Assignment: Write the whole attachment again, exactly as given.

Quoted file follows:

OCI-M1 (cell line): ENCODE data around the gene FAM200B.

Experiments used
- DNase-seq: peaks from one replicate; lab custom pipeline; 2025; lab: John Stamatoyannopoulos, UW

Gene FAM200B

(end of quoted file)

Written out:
OCI-M1 (cell line): ENCODE data around the gene FAM200B.

Experiments used
- DNase-seq: peaks from one replicate; lab custom pipeline; 2025; lab: John Stamatoyannopoulos, UW

Gene FAM200B